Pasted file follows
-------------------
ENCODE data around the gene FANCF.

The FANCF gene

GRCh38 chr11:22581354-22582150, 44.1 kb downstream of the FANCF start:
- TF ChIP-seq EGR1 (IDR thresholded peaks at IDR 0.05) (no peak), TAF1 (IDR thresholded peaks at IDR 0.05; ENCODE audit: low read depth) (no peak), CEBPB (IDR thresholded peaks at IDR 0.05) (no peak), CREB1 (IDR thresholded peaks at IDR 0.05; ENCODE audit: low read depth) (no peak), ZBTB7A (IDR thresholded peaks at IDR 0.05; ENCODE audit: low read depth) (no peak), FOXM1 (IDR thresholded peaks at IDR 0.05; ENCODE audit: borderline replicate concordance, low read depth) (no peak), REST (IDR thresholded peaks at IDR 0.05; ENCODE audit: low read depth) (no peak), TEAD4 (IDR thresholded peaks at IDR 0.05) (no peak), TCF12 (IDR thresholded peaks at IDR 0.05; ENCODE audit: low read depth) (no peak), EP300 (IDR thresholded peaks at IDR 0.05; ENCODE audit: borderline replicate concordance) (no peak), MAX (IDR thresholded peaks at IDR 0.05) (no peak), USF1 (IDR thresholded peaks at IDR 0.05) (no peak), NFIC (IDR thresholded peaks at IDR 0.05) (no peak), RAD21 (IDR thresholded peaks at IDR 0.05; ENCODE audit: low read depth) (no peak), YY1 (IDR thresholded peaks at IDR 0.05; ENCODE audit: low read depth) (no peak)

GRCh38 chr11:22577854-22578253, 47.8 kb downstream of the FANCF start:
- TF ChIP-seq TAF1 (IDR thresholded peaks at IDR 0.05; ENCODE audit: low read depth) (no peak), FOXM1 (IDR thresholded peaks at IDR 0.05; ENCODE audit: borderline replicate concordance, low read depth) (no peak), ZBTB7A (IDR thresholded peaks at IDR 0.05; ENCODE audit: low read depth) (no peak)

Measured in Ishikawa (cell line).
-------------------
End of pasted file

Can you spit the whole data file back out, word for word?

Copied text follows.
ENCODE data around the gene FANCF.

The FANCF gene

GRCh38 chr11:22581354-22582150, 44.1 kb downstream of the FANCF start:
- TF ChIP-seq EGR1 (IDR thresholded peaks at IDR 0.05) (no peak), TAF1 (IDR thresholded peaks at IDR 0.05; ENCODE audit: low read depth) (no peak), CEBPB (IDR thresholded peaks at IDR 0.05) (no peak), CREB1 (IDR thresholded peaks at IDR 0.05; ENCODE audit: low read depth) (no peak), ZBTB7A (IDR thresholded peaks at IDR 0.05; ENCODE audit: low read depth) (no peak), FOXM1 (IDR thresholded peaks at IDR 0.05; ENCODE audit: borderline replicate concordance, low read depth) (no peak), REST (IDR thresholded peaks at IDR 0.05; ENCODE audit: low read depth) (no peak), TEAD4 (IDR thresholded peaks at IDR 0.05) (no peak), TCF12 (IDR thresholded peaks at IDR 0.05; ENCODE audit: low read depth) (no peak), EP300 (IDR thresholded peaks at IDR 0.05; ENCODE audit: borderline replicate concordance) (no peak), MAX (IDR thresholded peaks at IDR 0.05) (no peak), USF1 (IDR thresholded peaks at IDR 0.05) (no peak), NFIC (IDR thresholded peaks at IDR 0.05) (no peak), RAD21 (IDR thresholded peaks at IDR 0.05; ENCODE audit: low read depth) (no peak), YY1 (IDR thresholded peaks at IDR 0.05; ENCODE audit: low read depth) (no peak)

GRCh38 chr11:22577854-22578253, 47.8 kb downstream of the FANCF start:
- TF ChIP-seq TAF1 (IDR thresholded peaks at IDR 0.05; ENCODE audit: low read depth) (no peak), FOXM1 (IDR thresholded peaks at IDR 0.05; ENCODE audit: borderline replicate concordance, low read depth) (no peak), ZBTB7A (IDR thresholded peaks at IDR 0.05; ENCODE audit: low read depth) (no peak)

Measured in Ishikawa (cell line).